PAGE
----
Kinematic and kinetic data were collected while the subjects performed for each leg five barefoot and five shod heel-toe over-ground running trials (running speed: 4.00 ± 0.6 ms−1). A standard, neutral running shoe, without unique design features that potentially could have influenced gait asymmetry, was provided for each subject (New Balance 506; New Balance Athletic Shoe Inc., USA). A running trial was considered successful when the subject’s foot that was being tested landed within the edges of a force platform (Kistler Instrumente AG, Switzerland). The force platform was used to record ground reaction forces (GRFs) at a sampling rate of 2,400 Hz. At the same time, kinematic data were collected by means of a marker-based motion capture system having eight synchronized, digital, high-speed, infrared cameras (Motion Analysis Corporation, USA). Twenty-two retro-reflective markers were mounted on each study participant. Marker locations included the right and left anterior superior iliac spine, the right and left posterior superior iliac spine, and proximal, lateral, and distal aspects of the thigh and shank. To describe the foot motion, markers were placed at proximal and distal, and lateral locations of the test shoe and on corresponding locations on the bare foot. For the purpose of a neutral standing trial, additional markers were also placed on (and after the neutral trial removed from) the right and left greater trochanters, the medial and lateral knee joint, and the medial and lateral malleoli to define joint centres. A sampling rate of 240 Hz was used to record the trajectories of the markers.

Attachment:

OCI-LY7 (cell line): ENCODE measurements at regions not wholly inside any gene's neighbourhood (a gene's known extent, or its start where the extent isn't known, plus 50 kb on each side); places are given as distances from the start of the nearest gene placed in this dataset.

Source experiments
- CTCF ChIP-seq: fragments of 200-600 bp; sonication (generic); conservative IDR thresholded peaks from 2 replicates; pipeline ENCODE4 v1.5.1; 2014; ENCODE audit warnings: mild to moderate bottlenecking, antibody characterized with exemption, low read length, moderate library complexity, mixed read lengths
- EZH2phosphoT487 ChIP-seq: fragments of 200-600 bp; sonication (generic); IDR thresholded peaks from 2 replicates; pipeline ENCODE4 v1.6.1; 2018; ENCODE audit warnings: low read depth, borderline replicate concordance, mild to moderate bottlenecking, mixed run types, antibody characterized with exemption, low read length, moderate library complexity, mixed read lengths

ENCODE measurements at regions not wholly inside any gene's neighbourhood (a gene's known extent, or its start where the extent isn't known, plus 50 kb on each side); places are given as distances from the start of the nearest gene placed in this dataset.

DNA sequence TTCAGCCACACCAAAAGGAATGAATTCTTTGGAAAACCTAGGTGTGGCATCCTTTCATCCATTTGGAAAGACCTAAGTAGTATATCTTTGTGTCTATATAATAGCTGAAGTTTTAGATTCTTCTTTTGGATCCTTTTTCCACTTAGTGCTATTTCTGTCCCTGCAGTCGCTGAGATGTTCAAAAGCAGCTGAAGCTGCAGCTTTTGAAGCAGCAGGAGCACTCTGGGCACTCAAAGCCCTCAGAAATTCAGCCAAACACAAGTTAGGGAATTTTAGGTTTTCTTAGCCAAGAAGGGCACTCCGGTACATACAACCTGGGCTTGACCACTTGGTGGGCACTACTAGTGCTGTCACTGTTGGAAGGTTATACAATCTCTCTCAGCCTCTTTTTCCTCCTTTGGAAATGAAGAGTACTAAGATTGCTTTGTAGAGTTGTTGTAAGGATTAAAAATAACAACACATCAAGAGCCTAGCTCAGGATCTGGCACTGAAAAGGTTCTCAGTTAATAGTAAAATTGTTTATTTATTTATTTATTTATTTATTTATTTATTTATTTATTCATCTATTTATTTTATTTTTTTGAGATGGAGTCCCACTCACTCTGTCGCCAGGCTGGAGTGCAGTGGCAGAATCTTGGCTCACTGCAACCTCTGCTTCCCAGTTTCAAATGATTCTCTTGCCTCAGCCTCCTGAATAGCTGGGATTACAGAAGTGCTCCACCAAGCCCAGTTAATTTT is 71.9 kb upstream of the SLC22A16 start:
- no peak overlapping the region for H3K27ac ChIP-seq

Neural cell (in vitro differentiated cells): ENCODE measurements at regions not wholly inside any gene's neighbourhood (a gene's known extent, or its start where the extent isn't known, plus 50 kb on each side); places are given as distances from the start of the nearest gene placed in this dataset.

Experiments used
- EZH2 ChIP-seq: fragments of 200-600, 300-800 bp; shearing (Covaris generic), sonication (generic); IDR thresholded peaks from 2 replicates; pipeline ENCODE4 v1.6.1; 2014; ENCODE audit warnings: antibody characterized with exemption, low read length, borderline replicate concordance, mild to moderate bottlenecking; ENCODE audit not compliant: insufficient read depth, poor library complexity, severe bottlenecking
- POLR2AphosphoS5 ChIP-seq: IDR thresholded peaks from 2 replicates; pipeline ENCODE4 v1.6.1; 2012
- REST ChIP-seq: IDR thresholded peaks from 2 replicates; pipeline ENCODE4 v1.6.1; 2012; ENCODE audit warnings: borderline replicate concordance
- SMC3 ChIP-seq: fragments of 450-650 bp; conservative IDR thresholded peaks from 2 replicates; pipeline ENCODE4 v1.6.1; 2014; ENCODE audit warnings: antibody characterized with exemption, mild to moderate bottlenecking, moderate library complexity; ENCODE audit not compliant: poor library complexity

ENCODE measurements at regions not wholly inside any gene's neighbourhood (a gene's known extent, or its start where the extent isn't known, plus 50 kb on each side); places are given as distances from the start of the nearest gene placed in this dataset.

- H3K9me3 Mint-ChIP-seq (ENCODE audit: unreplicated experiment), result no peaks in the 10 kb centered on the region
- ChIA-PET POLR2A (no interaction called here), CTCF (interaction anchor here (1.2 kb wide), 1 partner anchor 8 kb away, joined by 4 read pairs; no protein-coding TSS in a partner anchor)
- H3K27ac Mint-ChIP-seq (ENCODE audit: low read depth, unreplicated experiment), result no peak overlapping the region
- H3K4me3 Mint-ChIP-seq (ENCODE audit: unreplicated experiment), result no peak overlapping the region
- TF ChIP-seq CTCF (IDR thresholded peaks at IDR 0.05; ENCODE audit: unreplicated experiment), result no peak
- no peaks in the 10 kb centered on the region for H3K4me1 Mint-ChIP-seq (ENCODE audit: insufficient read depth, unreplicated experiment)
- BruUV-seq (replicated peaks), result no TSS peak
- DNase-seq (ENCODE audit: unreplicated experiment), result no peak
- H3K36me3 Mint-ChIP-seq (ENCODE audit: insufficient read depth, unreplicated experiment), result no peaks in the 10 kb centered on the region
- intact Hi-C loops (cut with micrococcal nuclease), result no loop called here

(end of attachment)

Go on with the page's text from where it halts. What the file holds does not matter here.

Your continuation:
Data pre-processing